March 29, 2022

Start A Stakeholder Treasure Hunt With Your Scrum Team

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It sounds obvious that you should include your stakeholders. But who are they? Are we talking about users? Customers? Internal or external customers? Product Managers? While some organizations work exclusively for external customers, many also have people inside the organization that should be included in deciding what is valuable. And in other organizations, the term ‘customer’ is not something that people are used to, like in NGOs and governmental agencies.

For this reason, the Scrum Guide purposefully talks about ‘stakeholders’ to mean everyone who has a stake in the product. Particularly in Zombie Scrum, we see many examples where the vagueness of ‘stakeholders’ is leveraged into making teams believe that only talking to internal stakeholders, domain experts, or intermediaries is exactly what Scrum intends. The people paying for the product or are using it are not involved.

And that is a huge issue. In product development, we want to balance the perspectives of users and customers with a business perspective. Only focusing on one of them is going to lead to trouble. Yet in virtually all the Zombie Scrum teams we have worked with, the side of the customers and the users was woefully underrepresented. This easily leads to many of the symptoms we see in this book.

So this experiment is about including the right people at the right time. These are the people that have something to gain when the product delivers and something to lose if it doesn’t. Including them is the best way to reduce the risk of building the wrong product.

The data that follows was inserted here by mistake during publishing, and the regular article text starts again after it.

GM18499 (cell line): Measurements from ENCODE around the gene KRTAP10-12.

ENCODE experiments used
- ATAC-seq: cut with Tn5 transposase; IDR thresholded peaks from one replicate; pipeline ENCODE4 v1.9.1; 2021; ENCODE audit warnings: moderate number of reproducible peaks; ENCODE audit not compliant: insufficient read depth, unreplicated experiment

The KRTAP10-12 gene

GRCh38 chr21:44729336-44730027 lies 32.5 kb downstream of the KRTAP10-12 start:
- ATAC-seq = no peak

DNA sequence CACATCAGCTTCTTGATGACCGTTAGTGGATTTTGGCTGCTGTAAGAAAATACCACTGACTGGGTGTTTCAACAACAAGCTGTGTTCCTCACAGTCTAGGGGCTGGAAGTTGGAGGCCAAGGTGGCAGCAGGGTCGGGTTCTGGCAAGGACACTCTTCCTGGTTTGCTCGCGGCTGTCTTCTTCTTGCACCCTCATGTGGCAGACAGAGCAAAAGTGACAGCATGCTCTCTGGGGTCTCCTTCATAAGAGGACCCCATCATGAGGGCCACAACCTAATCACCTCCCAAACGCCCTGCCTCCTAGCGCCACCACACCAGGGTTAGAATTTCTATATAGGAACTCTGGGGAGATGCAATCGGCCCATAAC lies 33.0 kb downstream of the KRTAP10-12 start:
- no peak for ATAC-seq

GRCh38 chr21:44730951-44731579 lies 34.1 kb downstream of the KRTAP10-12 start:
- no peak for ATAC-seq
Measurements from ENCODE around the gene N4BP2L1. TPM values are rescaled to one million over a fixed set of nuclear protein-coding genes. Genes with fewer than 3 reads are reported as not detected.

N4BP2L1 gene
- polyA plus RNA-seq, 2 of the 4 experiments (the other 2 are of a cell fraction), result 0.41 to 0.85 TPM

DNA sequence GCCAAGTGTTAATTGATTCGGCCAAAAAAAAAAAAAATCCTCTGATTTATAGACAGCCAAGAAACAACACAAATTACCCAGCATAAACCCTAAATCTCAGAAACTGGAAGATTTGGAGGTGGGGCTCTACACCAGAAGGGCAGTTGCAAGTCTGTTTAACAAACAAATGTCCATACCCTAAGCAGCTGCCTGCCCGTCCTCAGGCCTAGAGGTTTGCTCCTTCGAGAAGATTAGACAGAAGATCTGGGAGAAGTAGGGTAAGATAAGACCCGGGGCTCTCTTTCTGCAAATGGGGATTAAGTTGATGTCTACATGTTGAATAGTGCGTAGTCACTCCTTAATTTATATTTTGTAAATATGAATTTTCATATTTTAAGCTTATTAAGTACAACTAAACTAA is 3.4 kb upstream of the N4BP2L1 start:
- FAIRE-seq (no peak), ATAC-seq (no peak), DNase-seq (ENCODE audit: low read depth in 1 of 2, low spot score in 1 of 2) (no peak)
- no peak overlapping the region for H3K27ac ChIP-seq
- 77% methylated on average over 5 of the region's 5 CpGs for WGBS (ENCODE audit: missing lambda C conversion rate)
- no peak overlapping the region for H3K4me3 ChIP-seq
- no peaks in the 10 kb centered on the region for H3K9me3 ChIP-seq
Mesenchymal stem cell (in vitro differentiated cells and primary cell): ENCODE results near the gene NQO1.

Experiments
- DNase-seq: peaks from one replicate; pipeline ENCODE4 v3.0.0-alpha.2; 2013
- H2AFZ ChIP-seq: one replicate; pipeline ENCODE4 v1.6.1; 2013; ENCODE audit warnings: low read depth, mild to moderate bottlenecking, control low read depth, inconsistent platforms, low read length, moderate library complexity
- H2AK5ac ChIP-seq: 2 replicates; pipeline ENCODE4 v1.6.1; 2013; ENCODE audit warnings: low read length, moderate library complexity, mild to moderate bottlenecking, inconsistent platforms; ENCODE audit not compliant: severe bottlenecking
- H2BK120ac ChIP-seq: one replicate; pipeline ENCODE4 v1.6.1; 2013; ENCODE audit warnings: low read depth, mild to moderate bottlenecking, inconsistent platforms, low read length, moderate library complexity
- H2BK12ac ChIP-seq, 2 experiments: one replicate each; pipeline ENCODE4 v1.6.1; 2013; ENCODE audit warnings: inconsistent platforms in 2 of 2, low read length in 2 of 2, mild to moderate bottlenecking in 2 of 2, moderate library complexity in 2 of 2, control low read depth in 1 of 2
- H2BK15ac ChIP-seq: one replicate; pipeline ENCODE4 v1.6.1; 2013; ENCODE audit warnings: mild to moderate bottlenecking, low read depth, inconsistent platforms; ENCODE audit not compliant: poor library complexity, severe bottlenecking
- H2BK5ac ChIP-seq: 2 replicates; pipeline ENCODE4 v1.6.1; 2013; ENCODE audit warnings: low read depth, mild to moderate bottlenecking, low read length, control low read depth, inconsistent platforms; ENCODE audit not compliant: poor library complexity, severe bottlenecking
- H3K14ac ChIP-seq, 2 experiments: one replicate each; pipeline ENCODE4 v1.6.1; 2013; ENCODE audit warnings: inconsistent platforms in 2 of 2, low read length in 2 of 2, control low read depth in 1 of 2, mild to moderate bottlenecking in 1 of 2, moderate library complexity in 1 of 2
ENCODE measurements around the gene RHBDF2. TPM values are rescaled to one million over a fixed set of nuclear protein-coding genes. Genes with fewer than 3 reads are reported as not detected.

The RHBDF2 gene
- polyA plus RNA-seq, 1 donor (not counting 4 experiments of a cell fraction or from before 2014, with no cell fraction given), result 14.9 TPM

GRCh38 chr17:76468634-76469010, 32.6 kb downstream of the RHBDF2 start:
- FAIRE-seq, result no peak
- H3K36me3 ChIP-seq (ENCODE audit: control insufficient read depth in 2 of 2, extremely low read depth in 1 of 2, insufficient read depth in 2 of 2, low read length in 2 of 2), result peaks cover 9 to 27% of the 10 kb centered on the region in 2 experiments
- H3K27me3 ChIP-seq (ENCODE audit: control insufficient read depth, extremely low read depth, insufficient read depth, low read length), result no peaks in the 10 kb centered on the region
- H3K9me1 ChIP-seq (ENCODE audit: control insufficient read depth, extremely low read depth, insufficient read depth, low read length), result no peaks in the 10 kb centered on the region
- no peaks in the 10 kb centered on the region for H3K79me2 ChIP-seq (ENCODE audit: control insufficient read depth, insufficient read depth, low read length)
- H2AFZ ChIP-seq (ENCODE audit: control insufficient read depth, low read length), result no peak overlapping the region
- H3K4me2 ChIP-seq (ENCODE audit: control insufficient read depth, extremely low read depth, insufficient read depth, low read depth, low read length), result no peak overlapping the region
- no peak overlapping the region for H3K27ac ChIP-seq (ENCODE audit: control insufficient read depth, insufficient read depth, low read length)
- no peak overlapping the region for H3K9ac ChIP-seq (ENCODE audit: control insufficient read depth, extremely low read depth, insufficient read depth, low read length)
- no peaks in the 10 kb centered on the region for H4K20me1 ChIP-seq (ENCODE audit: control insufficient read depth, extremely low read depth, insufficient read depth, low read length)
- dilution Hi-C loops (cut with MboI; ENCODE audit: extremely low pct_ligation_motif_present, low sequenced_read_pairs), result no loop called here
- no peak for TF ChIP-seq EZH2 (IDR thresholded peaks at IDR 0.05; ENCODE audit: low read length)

“While it is easy to include many people in product development and simply call them ‘stakeholders’, it is far more difficult to find the people that have an actual stake in your product.”

While it is easy to include many people in product development and simply call them ‘stakeholders’, it is far more difficult to find the people that have an actual stake in your product. We find the following questions helpful to discover who they are:

  • Is this person using, or going to use, the product on a regular basis?
  • Is this person investing significantly in the development of the product?
  • Is this person deeply invested in solving a challenge that your product addresses?

You will notice that these questions are about value. A stakeholder is someone who helps you decide what is valuable to work on next because it’s important to them to get a return on their investment of time or money. Everyone else is your ‘audience’. This likely includes domain experts, intermediaries, and other people that are interested in your product but have no personal stake in it. You can happily invite them for the ride, but you want to focus on your stakeholders. Naturally, this perspective emphasizes the involvement of the people using your product (users) and the people paying for it (customers). These groups often overlap.